March 06, 2018

How to Become a Part-Time Real Estate Agent


If you have a passion for real estate, becoming a part-time real estate agent is not only a great way to live your dream, it is also a great way supplement your current income! Furthermore, it is a common practice for people who are currently making the switch to real estate from another field and are looking for part-time work during the transition period. Either way, the ins and outs of part-time real estate work are things you need to know if you plan to dip your toes into the real estate waters.

Getting Started

Becoming a real estate agent requires time and investment. Here are the requirements to get started.

Training Requirements

You must take required training courses to prepare for applying for your real estate license. You'll find both in-person and online training alternatives. These courses will cover everything you need to know to build a strong foundation in the industry.

Obtaining a State License

Each state in the U.S. has a real estate commission that awards licenses, allowing you to act as a real estate agent in that state. Fees will vary depending on the state where you're applying for a license. After you complete the required training, the process includes:

  1. Completing a real estate license application: You'll be required to pay fees for the application, as well as completing fingerprinting and a background check.

  2. Passing the state licensure exam: The training courses will ensure you are well-prepared to take the exam. This also requires paying an exam fee to the state.

  3. Obtaining the license: After you pass the state exam, the state will issue a license, and there is a license fee.

  4. Complete required continuing education: You'll need to take courses in order to earn continuing education credits to renew your license every couple of years. Continuing education rules vary by state.

Join a Brokerage

Once you have a license, you need to "hang the license" with a real estate broker. The broker oversees all of the agents in their office,  who in turn, get to operate under the name of the brokerage. Each brokerage has different rules for their agents. The commission you receive for selling a home will be shared with the brokerage, so you need to familiarize yourself with the brokerages in your area to choose one that is the best fit for you.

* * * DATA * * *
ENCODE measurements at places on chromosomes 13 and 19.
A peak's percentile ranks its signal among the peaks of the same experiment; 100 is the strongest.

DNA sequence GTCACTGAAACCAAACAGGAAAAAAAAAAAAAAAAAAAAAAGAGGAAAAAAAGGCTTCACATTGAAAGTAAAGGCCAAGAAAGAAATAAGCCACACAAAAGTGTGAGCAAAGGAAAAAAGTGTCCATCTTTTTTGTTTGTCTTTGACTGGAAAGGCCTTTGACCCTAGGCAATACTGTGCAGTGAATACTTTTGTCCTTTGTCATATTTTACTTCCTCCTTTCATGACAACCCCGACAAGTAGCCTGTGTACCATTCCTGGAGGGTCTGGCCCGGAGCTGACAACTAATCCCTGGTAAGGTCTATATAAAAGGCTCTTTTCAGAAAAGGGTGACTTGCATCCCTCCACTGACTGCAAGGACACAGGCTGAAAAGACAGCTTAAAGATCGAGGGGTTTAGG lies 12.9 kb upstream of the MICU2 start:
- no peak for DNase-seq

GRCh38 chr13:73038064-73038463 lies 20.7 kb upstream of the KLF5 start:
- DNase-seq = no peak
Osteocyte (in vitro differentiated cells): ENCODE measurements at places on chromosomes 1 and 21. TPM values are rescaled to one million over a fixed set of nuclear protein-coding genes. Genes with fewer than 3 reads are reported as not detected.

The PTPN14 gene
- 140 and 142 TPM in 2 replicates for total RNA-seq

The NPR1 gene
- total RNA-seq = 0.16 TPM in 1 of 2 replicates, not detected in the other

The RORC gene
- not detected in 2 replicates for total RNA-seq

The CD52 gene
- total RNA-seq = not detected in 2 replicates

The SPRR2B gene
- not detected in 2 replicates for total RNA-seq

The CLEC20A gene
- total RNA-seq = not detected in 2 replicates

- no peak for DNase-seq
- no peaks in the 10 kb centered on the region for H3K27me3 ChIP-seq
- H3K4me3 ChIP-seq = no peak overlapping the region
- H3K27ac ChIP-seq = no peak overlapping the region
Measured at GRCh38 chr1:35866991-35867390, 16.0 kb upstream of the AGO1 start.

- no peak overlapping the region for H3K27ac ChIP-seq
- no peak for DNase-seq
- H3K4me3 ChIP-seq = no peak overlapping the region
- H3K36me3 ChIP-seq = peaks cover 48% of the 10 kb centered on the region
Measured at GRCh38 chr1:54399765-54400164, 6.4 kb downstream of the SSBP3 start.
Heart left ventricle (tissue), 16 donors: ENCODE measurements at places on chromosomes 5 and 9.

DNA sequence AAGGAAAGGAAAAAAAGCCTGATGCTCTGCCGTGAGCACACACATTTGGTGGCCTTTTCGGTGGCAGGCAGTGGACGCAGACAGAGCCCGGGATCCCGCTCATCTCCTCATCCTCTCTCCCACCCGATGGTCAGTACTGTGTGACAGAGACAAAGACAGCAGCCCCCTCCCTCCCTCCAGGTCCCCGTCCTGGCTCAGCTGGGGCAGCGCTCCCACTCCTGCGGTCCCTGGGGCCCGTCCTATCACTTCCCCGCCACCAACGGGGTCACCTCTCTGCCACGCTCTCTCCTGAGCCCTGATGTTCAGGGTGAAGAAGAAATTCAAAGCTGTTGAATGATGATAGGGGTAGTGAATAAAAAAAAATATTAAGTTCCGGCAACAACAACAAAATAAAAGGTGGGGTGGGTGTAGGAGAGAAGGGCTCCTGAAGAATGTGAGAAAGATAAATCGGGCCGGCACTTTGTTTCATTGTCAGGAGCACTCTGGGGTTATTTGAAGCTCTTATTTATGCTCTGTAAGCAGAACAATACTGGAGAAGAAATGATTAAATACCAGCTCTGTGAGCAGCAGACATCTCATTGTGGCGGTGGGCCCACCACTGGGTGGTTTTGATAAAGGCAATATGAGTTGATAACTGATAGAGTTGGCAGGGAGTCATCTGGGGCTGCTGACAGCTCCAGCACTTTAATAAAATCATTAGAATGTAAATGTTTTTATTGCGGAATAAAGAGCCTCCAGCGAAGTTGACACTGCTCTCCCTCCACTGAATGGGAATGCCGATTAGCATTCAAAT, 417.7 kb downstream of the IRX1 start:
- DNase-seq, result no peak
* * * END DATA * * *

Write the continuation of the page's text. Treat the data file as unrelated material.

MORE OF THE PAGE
Join Your State and Local Real Estate Boards

Your state and local real estate boards provide a number of benefits. Among the most important is access to your local Multiple Listing Service (MLS). You'll need to be a member to list homes for sale, and the MLS offers lots of information about the real estate market that will help you understand the market in your area. Fees for state and local real estate membership will vary by state.

You may also want to join the National Association of REALTORS®. With this membership, rather than calling yourself a real estate agent, you will earn the title REALTOR®, which is an advantage when you're attracting clients as it adds credibility and authority.

Tips for Becoming a Part-Time Agent

Starting a second career can be tricky, but there are things you can do to help navigate the transition.

Plan Your Cash Flow

As a part-time real estate agent, you won't be getting a steady paycheck. Your commissions will come in sporadically as you complete transactions. Therefore, you should be able to support yourself with your second job.

Find the Right Brokerage

Not all brokerages are open to becoming associated with part-time agents. The broker must allocate their resources to agents who are producing results, and you won't be a top producer working part-time. Look for a brokerage that will work with part-timers and that provides training and teams. Also, consider the commission split. As a part-time agent, you won't want to hang your license at a high-split brokerage.

You Need a Flexible Second Job

Your real estate schedule will be flexible, but there will undoubtedly be times when you'll need to handle small tasks or phone calls while you're at your second job. It helps if your second job offers you the flexibility to take five minutes for a phone call or to compose an email that is time-sensitive.

Carve Out Time Blocks for Real Estate

Scheduling and managing your time will be critical. You'll need uncontested time to spend with clients in face-to-face meetings, show homes, work with lenders, market your services, and complete paperwork. Make sure that you allot enough uninterrupted time to do these things well. The good news is that many of your clients will be working during the day and may appreciate meeting with you after standard working hours.

Find Ways to Cover Times You're Not Available

One of the biggest issues with being a part-time real estate agent is that there will be times when your assistance is needed but you can't be there. You'll need a plan for those times.

Some part-time agents make agreements with other agents to split the commission on a sale. The other agent can fill in for you at times when you can't be present.

Some agents find it more effective to join an existing team. Many new agents take this approach whether they're full or part-time. There's a lot to learn, and joining a team gives you the advantage of working closely with experienced agents. You'll also share in the team's leads and can arrange with teammates to cover for you when you're unavailable. Keep in mind that you will share commissions in this scenario as well.

Is Real Estate For You?

Being a part-time real estate agent is an excellent way to determine if real estate is for you. Whether you eventually decide to go full-time, or opt to remain as a part-time real estate agent, you'll learn a lot about real estate as a career. You'll also determine if you enjoy real estate without making the decision to leave the safety of a regular paycheck behind.